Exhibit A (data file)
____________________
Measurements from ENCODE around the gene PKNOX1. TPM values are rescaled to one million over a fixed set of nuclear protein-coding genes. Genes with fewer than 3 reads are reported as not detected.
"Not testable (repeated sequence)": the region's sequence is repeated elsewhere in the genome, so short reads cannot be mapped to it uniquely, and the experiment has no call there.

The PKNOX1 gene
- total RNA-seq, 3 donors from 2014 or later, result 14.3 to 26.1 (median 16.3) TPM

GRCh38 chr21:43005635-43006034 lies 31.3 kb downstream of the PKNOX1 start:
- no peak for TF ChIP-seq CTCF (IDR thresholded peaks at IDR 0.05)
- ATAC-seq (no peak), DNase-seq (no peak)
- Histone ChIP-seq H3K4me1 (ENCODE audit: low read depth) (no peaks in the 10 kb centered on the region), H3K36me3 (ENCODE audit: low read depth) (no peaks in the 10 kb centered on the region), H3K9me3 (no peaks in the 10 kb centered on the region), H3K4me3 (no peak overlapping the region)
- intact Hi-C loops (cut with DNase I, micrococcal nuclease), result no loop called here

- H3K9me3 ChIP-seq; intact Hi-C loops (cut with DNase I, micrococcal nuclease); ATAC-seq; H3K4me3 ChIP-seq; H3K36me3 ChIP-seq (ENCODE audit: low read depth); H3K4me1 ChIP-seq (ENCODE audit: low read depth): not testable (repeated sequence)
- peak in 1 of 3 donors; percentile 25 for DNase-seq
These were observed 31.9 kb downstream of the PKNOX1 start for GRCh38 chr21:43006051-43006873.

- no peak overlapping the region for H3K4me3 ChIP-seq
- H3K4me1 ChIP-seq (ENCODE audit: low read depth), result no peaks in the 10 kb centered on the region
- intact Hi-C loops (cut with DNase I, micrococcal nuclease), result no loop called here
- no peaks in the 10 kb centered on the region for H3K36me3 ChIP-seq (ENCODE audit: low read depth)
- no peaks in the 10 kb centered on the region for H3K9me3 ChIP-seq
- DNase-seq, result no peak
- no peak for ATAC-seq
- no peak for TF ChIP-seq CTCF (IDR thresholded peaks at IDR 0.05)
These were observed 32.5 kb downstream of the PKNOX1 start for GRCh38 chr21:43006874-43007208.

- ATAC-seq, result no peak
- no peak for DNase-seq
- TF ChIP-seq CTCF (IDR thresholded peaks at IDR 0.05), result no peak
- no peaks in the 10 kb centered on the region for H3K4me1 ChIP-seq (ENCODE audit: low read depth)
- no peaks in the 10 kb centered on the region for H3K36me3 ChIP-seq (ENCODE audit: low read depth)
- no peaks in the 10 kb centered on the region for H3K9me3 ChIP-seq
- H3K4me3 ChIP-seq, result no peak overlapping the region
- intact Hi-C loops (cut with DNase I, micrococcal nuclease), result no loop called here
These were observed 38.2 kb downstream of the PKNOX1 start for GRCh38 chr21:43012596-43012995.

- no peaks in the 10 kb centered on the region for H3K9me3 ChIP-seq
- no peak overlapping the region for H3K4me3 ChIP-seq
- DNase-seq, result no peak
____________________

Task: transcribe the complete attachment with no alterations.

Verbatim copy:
Measurements from ENCODE around the gene PKNOX1. TPM values are rescaled to one million over a fixed set of nuclear protein-coding genes. Genes with fewer than 3 reads are reported as not detected.
"Not testable (repeated sequence)": the region's sequence is repeated elsewhere in the genome, so short reads cannot be mapped to it uniquely, and the experiment has no call there.

The PKNOX1 gene
- total RNA-seq, 3 donors from 2014 or later, result 14.3 to 26.1 (median 16.3) TPM

GRCh38 chr21:43005635-43006034 lies 31.3 kb downstream of the PKNOX1 start:
- no peak for TF ChIP-seq CTCF (IDR thresholded peaks at IDR 0.05)
- ATAC-seq (no peak), DNase-seq (no peak)
- Histone ChIP-seq H3K4me1 (ENCODE audit: low read depth) (no peaks in the 10 kb centered on the region), H3K36me3 (ENCODE audit: low read depth) (no peaks in the 10 kb centered on the region), H3K9me3 (no peaks in the 10 kb centered on the region), H3K4me3 (no peak overlapping the region)
- intact Hi-C loops (cut with DNase I, micrococcal nuclease), result no loop called here

- H3K9me3 ChIP-seq; intact Hi-C loops (cut with DNase I, micrococcal nuclease); ATAC-seq; H3K4me3 ChIP-seq; H3K36me3 ChIP-seq (ENCODE audit: low read depth); H3K4me1 ChIP-seq (ENCODE audit: low read depth): not testable (repeated sequence)
- peak in 1 of 3 donors; percentile 25 for DNase-seq
These were observed 31.9 kb downstream of the PKNOX1 start for GRCh38 chr21:43006051-43006873.

- no peak overlapping the region for H3K4me3 ChIP-seq
- H3K4me1 ChIP-seq (ENCODE audit: low read depth), result no peaks in the 10 kb centered on the region
- intact Hi-C loops (cut with DNase I, micrococcal nuclease), result no loop called here
- no peaks in the 10 kb centered on the region for H3K36me3 ChIP-seq (ENCODE audit: low read depth)
- no peaks in the 10 kb centered on the region for H3K9me3 ChIP-seq
- DNase-seq, result no peak
- no peak for ATAC-seq
- no peak for TF ChIP-seq CTCF (IDR thresholded peaks at IDR 0.05)
These were observed 32.5 kb downstream of the PKNOX1 start for GRCh38 chr21:43006874-43007208.

- ATAC-seq, result no peak
- no peak for DNase-seq
- TF ChIP-seq CTCF (IDR thresholded peaks at IDR 0.05), result no peak
- no peaks in the 10 kb centered on the region for H3K4me1 ChIP-seq (ENCODE audit: low read depth)
- no peaks in the 10 kb centered on the region for H3K36me3 ChIP-seq (ENCODE audit: low read depth)
- no peaks in the 10 kb centered on the region for H3K9me3 ChIP-seq
- H3K4me3 ChIP-seq, result no peak overlapping the region
- intact Hi-C loops (cut with DNase I, micrococcal nuclease), result no loop called here
These were observed 38.2 kb downstream of the PKNOX1 start for GRCh38 chr21:43012596-43012995.

- no peaks in the 10 kb centered on the region for H3K9me3 ChIP-seq
- no peak overlapping the region for H3K4me3 ChIP-seq
- DNase-seq, result no peak